The Senate motion was brought forward by former SFSS president Gabe Liosis and was championed by co-organizers Osob Mohamed, Balqees Jama, Marie Haddad and Giovanni HoSang. It was unanimously endorsed by the SFSS council and supported by several campus groups including SFU Students of Caribbean and African Ancestry, African Students Association, the Somali Students Association and the SFU Black Caucus.
“I am thankful that Black community pressure has led to this,” Mohamed adds. “I am also hopeful that this step will spur SFU on to act quickly in getting the hiring started, and to implement the other Black racial equity motions passed or proposed at Senate in 2021.
“There is still great demand for Black student financial supports, a Black student centre initiative and a Black studies program. With the university’s stated commitments to diversity and equity, this work is necessary especially in the current environment of attacks against Black-focused and equity initiatives at large.”
SFU’s Special Programs application to the B.C. Human Rights Commissioner was supported by community members including Francis, in her role as co-founder of SFU’s Black Caucus and former adviser to the president of SFU on anti-Black racism and Chris Lewis, SFU’s director of Indigenous initiatives. Employee groups also consulted with their membership and sent solidarity letters supporting the application, including letters from Jill Sutherland, president of the SFU Administrative & Professional Staff Association; Dr. Ouldooz Baghban Karimi, president of the Academic Women board; and Dr. Kumari Beck, president of the SFU Faculty Association.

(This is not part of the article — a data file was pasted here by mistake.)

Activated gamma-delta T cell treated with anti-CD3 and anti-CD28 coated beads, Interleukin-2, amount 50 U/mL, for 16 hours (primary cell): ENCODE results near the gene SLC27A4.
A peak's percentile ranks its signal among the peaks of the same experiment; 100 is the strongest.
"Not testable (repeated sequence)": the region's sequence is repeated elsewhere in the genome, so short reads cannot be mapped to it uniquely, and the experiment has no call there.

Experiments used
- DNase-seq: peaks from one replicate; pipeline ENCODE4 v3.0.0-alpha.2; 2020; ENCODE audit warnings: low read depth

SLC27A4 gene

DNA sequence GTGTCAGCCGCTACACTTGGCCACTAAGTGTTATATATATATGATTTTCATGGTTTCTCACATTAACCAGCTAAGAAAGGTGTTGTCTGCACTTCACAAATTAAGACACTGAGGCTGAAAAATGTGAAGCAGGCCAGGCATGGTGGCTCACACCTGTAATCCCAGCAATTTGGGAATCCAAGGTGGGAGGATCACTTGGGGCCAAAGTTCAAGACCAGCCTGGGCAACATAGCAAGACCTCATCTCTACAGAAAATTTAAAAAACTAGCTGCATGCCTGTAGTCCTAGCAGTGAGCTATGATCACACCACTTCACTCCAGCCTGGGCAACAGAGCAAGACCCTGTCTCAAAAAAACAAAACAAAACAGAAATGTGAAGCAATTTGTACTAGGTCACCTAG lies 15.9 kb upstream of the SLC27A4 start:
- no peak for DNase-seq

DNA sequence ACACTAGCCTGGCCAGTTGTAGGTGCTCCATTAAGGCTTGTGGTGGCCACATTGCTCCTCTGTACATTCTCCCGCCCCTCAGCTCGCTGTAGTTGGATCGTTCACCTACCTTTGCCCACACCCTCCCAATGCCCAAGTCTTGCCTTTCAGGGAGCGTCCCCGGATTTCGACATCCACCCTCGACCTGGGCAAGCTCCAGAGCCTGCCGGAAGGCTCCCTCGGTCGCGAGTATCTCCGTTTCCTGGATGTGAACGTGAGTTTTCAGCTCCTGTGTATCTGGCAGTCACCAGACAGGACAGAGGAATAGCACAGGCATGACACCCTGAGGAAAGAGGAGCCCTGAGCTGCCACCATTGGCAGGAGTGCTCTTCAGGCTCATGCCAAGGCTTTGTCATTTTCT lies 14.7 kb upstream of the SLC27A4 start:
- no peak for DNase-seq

“We acknowledge the harm and trauma that Black faculty and staff have faced due to the systemic and institutional racism that has existed at SFU,” says Yabome Gilpin-Jackson, SFU’s vice-president, people, equity and inclusion.
While awaiting the commissioner’s decision, SFU’s Equity Office began working on recruitment and retention guidelines with the understanding that a comprehensive onboarding and retention program would better support new faculty and staff hired as part of the Special Program. A second application for Indigenous staff hiring is currently being processed and SFU hopes to have an update from the Commissioner on that application soon.
“There is more to be done,” says Gilpin-Jackson. “This designation is one of many actions SFU is taking to remove barriers to employment access and extend opportunities to qualified candidates from equity-deserving groups who are historically and currently underrepresented. Together with the objectives outlined in our newly released Equity Compass, SFU’s first equity, diversity and inclusion strategic plan, the approval of the special program application marks incredible progress toward fulfilling our commitments under the Scarborough Charter and building a more inclusive and diverse community for SFU.”
In 2021, SFU was among almost 50 post-secondary institutions that signed the Scarborough Charter, pledging to fight anti-Black racism and encourage Black inclusion in higher education in Canada. Read more about this historic charter, here.
Learn more about the special program designation, click here.